It’s snowing outside and the temperature is dipping down into the teens. You snuggle on the couch with an electric blanket. The pantry is stocked with non-perishables. You’re determined not to leave the house until the spring sun turns up, though you’re not sure how you would explain that to your boss come Monday morning.
Then you start fantasizing about buying a house. You’ve heard rumors that a buyer’s market prevails in winter. Are the considerations strong enough to pull you off of the sofa?
Spring and summer are the most active real estate months
Most real-estate transactions take place in the spring and summer for a number of practical reasons: Pleasant weather conditions encourage people to leave their own homes to view prospective new houses. Moreover, homes tend to look their best in these two seasons, with the trees and flowers in bloom. Families with school-aged children prefer moving during school summer vacation, and lastly, moving on a warm summer day avoids the mess and hassle that may be caused by a snowy day.
During the winter, a buyer’s market generally prevails
Since the spring and summer are the most active real estate months, many home sellers wait until these seasons to list their homes. Though there are fewer home sellers who list their homes in the winter, they often have reasons why they can’t wait until the spring or summer to sell their homes, such as job relocation.
The fewer number of home sellers and the deadlines that these home sellers face can work to the home buyer’s advantage. However on the other hand it does limit your choices. Though this may seem to be a fault, the smaller selection can save you a lot of time. Do you really want to traipse through fifty houses in search of your new home? It may be simpler to view the handful of homes for sale in the winter and choose the one that best suits your needs.
Just as there are fewer homes for sale during the winter, fewer people look to buy homes during the winter. This lack of buyers usually pressures winter home sellers to accommodate potential buyers. Use this knowledge to your advantage. Offer a relatively low (but no insultingly low) bid for the home you’ve selected, or ask for perks such as the matching furniture in the living room and the chandelier that you admire. The lack of potential buyers also gives you more time to make your decision. Whereas during the prime real estate season, you would worry about another buyer snatching a house away from you, during the winter you usually don’t have to think about such competition.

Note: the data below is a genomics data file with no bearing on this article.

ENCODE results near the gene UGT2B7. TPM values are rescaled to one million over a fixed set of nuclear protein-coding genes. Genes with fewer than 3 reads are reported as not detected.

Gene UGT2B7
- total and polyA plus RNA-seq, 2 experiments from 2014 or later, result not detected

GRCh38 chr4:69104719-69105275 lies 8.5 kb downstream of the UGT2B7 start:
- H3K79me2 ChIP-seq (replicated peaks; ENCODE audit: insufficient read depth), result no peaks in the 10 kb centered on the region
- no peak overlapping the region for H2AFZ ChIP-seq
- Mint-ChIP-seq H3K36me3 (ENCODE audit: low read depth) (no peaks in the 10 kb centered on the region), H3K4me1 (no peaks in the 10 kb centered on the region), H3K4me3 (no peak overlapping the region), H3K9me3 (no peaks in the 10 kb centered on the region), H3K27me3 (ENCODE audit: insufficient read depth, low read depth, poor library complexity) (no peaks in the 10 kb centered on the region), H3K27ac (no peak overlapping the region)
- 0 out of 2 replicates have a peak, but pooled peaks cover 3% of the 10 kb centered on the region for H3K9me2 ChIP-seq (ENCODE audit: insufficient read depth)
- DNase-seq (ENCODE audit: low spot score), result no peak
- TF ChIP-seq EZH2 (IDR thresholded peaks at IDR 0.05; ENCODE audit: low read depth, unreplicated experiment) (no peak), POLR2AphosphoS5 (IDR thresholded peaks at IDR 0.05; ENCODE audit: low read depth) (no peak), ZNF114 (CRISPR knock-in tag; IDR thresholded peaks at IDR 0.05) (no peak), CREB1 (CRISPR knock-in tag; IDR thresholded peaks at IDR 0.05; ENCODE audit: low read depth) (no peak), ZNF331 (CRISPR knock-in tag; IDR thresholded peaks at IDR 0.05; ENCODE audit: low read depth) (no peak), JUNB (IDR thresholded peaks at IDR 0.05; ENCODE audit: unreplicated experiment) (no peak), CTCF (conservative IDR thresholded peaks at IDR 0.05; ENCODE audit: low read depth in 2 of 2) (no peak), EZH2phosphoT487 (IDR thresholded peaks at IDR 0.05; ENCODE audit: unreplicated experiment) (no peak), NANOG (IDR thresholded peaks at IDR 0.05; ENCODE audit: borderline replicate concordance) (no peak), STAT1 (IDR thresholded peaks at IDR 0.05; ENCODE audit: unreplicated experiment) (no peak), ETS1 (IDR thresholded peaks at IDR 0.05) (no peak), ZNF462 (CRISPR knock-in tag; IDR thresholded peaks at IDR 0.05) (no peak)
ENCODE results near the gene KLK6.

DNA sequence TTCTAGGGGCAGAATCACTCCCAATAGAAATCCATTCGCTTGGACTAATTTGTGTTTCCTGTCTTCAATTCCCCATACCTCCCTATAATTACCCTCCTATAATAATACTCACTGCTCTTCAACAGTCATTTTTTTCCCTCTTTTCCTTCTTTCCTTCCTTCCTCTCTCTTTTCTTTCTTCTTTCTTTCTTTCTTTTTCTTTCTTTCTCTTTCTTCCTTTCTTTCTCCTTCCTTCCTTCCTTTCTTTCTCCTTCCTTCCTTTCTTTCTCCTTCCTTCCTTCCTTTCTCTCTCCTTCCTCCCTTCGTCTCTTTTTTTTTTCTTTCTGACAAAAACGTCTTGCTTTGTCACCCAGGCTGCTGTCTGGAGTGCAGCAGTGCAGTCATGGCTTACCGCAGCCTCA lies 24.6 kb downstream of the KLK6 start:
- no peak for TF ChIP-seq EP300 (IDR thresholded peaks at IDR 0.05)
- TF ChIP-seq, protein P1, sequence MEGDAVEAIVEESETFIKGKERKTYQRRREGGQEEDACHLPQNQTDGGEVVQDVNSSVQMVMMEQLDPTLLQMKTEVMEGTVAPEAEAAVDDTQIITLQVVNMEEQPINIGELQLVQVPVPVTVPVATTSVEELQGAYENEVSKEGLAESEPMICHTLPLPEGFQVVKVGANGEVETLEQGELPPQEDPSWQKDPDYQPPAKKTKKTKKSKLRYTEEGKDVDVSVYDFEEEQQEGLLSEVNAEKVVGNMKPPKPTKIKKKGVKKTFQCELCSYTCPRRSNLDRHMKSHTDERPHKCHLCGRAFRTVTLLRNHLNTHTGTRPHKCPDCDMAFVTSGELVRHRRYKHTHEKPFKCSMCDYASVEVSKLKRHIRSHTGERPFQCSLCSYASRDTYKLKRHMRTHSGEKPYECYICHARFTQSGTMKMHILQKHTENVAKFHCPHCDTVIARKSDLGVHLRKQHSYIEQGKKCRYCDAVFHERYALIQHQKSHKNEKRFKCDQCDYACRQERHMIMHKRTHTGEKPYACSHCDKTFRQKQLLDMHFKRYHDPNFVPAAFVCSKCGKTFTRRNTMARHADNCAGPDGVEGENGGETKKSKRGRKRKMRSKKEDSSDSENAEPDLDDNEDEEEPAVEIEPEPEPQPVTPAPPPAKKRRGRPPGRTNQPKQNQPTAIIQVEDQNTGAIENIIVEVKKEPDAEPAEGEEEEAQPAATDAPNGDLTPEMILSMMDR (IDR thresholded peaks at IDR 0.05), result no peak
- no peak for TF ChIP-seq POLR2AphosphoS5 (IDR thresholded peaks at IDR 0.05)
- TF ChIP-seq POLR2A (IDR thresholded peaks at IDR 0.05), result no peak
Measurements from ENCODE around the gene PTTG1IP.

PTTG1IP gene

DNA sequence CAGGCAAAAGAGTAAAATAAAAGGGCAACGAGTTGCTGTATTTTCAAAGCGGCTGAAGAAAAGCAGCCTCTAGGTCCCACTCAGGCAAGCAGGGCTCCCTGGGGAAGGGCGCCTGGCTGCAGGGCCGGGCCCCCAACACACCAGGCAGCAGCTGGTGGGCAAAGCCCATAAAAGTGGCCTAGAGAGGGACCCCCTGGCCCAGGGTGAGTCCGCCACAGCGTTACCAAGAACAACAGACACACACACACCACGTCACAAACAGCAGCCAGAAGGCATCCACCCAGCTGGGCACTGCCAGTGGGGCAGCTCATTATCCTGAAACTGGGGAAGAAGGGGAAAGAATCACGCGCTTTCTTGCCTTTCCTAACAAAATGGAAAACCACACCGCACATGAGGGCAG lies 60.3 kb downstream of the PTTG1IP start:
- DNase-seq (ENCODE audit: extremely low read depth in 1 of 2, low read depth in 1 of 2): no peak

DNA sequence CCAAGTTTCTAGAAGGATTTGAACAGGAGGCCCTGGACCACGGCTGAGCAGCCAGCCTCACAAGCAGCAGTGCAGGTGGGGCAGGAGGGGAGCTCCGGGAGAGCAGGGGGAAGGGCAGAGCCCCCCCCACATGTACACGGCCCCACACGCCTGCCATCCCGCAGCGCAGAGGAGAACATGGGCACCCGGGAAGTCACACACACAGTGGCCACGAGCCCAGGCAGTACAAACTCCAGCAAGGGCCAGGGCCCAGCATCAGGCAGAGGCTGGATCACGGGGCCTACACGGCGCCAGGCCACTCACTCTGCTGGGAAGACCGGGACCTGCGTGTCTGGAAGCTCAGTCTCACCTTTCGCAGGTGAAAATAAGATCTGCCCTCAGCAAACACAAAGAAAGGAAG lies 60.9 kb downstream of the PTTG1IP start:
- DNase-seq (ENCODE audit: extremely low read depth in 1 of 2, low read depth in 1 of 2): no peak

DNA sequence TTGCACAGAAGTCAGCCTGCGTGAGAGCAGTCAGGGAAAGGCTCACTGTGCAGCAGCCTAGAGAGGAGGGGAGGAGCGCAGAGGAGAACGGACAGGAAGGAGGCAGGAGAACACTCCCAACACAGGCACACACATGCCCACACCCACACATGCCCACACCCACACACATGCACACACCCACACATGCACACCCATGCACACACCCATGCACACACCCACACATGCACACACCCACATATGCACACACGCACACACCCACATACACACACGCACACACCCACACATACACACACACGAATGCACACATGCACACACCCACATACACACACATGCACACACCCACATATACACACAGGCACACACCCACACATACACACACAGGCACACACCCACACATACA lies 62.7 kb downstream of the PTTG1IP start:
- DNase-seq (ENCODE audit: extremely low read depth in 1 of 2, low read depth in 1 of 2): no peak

Other advantages of buying a home in the winter
Buying a home in the winter gives you a seasonal perspective. Did you feel cold while looking through the house? Is there a functioning heating system? Are there drafts coming in through the windows? Another advantage of buying a home in the off-season is the relative availability of industry professionals. Real estate agents will have more time to focus on your search for a new home. Lenders will be more accessible for questions and for providing assistance. Some lenders even waive fees during the off-season to encourage borrowers to utilize their services. Likewise, movers tend to lower their costs during the winter months.
Imagine your new home in the summer
Home buyers can be turned off by the bleak look that the prospective home exudes in the winter. The bare trees and grey-snow covered lawn may be unappealing. If you decide to take advantage of the winter buyer’s market, keep in mind that the spring will eventually overtake the gloom. Leaves will bud on the trees and the grass and flowers will start to bloom. Your winter bargain will turn into a spring paradise.
Hampton Roads Homes